The year’s first major watch industry event opened with none of the gloom of the past couple of years. In 2010, watchmakers were yet to come to terms with economic realities. Business had bounced back. But were things back for good? Or was this the lull before the second crash of a double dip?
The night before Salon International de la Haute Horlogerie (SIHH) 2011 opened in Geneva, Hublot supremo J.C. Biver told a packed house at at local hotel ballroom that 2010 had been spectacular. But 2011 would be even tougher. “Be prepared for anything this year,” he boomed at a half-amused audience.
This nervousness in the watch industry was reflected in some clear trends that stood out at SIHH. Classic and heritage designs were a trend that first appeared last year. This year, brands have adopted it with greater commitment. Most brands have pieces that hark back to previous collections. Cases are smaller, dials cleaner, and there was hardly an oversized piece to be found anywhere.
Much of this is not only a reflection of economic sobriety, but also, more importantly, indicative of a large swing in the world watch market. Brands are looking to China and Hong Kong for revival. Therefore, new collections this year at Geneva, and later in Basel, reflected this trend. Not only were watches smaller and more elegant to cater to Asian tastes, but there was an abundance of pieces in rose and red gold, and bimetallic steel and gold combinations.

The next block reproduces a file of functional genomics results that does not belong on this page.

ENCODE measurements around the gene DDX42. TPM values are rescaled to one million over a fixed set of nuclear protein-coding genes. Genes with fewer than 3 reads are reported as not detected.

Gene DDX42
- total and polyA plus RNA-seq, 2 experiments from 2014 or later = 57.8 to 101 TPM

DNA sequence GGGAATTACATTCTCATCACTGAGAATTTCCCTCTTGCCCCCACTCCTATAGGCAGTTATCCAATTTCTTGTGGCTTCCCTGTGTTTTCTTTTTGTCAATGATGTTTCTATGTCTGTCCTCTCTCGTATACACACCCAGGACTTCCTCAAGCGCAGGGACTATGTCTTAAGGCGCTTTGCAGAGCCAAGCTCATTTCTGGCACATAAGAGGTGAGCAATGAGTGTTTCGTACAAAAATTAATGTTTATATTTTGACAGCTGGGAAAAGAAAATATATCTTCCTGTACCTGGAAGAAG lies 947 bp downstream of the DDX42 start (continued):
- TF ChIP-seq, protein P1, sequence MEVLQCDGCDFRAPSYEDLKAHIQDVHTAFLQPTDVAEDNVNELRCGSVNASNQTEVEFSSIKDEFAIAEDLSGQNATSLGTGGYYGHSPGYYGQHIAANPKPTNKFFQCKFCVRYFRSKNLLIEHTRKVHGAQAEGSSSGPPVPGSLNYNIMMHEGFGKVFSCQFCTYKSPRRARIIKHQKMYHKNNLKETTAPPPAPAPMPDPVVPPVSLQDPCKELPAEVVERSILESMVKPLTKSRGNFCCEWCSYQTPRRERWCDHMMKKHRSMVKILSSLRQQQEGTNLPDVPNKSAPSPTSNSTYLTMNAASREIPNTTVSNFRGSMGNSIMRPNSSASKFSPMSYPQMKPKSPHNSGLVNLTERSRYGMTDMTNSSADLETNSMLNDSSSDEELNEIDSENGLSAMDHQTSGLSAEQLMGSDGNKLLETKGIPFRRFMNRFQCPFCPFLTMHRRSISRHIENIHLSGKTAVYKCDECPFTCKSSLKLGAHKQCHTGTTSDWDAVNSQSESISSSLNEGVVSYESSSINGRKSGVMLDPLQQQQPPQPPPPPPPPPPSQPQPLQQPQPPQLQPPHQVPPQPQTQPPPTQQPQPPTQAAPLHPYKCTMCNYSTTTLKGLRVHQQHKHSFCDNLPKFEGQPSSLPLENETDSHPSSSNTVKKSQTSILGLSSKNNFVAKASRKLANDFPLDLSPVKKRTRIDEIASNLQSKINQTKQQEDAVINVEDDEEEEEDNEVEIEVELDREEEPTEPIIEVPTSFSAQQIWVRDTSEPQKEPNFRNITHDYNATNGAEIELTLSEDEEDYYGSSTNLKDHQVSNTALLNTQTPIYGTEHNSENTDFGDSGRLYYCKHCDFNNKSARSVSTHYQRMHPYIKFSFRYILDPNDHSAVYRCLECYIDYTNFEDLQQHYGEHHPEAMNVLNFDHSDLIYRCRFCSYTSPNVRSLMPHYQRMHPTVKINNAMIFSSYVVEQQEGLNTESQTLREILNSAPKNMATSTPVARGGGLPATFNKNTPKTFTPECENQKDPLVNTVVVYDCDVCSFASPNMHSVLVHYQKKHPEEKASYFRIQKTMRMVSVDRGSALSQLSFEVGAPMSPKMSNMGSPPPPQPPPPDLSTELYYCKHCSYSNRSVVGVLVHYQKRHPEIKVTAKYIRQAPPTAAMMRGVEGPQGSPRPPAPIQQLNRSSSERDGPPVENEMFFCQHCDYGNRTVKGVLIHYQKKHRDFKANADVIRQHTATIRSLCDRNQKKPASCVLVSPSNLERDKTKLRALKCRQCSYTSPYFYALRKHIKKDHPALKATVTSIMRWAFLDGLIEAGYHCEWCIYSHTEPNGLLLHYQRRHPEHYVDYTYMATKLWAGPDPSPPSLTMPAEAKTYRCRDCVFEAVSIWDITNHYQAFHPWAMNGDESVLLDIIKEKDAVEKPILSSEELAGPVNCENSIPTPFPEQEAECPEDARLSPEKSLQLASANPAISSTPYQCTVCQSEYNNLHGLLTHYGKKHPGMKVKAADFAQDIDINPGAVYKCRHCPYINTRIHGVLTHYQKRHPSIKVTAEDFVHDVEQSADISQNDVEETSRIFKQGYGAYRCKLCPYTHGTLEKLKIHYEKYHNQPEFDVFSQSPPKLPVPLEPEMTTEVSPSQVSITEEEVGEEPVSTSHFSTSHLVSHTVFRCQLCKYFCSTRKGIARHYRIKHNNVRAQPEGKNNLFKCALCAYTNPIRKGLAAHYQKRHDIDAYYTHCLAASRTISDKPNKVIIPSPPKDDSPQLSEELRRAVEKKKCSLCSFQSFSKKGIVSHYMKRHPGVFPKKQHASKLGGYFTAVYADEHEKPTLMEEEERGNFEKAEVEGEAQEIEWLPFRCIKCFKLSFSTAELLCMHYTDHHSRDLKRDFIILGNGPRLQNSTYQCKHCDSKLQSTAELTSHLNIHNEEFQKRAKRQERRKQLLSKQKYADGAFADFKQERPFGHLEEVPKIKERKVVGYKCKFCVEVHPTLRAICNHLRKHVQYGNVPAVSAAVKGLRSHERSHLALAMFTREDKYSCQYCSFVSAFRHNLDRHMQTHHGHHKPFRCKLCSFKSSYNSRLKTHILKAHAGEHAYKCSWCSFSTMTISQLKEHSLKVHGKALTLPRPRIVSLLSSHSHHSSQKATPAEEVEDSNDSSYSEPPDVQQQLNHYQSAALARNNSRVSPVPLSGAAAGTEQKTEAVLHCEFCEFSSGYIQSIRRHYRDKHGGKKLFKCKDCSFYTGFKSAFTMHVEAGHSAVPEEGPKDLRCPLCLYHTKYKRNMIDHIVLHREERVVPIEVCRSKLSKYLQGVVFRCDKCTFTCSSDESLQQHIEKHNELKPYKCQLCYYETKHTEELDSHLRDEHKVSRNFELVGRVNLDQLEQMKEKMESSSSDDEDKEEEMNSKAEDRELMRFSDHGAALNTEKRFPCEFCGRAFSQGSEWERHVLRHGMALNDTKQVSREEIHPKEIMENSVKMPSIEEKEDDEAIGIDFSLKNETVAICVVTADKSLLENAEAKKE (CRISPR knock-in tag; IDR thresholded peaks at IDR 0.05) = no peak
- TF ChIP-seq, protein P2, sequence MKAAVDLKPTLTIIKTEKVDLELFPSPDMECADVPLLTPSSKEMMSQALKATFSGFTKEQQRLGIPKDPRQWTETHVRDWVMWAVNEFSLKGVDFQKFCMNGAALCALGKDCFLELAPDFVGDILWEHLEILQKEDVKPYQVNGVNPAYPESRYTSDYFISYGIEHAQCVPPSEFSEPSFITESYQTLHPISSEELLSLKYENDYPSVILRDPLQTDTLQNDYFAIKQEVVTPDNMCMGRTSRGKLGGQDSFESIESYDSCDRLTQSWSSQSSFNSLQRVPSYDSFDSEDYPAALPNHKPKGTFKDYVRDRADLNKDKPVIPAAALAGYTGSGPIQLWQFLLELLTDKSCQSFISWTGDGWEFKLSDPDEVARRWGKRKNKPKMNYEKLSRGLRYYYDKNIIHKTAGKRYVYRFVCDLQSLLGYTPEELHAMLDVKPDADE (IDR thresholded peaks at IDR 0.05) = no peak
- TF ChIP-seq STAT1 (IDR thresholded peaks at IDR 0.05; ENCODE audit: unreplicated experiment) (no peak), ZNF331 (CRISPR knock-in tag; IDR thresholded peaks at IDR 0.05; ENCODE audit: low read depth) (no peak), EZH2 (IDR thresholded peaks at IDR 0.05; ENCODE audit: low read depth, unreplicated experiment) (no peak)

For many brands, price points have also dropped somewhat. Brands have used the minimal/classic/heritage trend to add entry-level models that can widen customer bases. Thankfully, this has not come at the cost of quality.
IWC’s new Portofino collection is both contemporary yet unmistakeably IWC. Baume & Mercier has taken a new leap of faith with a comprehensive brand overhaul and communication strategy—perhaps the biggest experiment at Geneva, in what is otherwise a tentative year for innovations.
Other trends include a number of World Timer and GMT watches, more unisex pieces, and greater restraint in colours and branding.
For watch connoisseurs, it is a year to enrich collections with tributes and heritage designs. Not a time for new things, but old things done well.
This MintWatch—Geneva Issue will be the first of a series of special reports this year that will focus on the international watch business. Targeted at both connoisseurs and newbies, the reports will cover the two major watch fairs—Geneva and Basel—and other major launches year-round. We will look at trends, opinions and numbers. Some of the leading voices in the watch business will talk to us about movements and watches and strategy. But most of all, we will showcase some of the best timepieces to be launched this year.
We hope it is worth your time.
SIHH at a glance
Number of brands: 19
Number of brands which took part in first show in 1991: 5
Number of days: 5 (Baume & Mercier,Cartier, Piaget,Gerald Genta, Daniel Roth)
Total exhibition floor space: 30,000 sq. m
Distributors and retailers: 60% (Europe), 20%(Asia), 12%(Americans), 8%(Middle East)
Total number of visitors: 12,000
Points of sale represented: 1,500
Number of pieces from private collection exhibited by Cartier: 300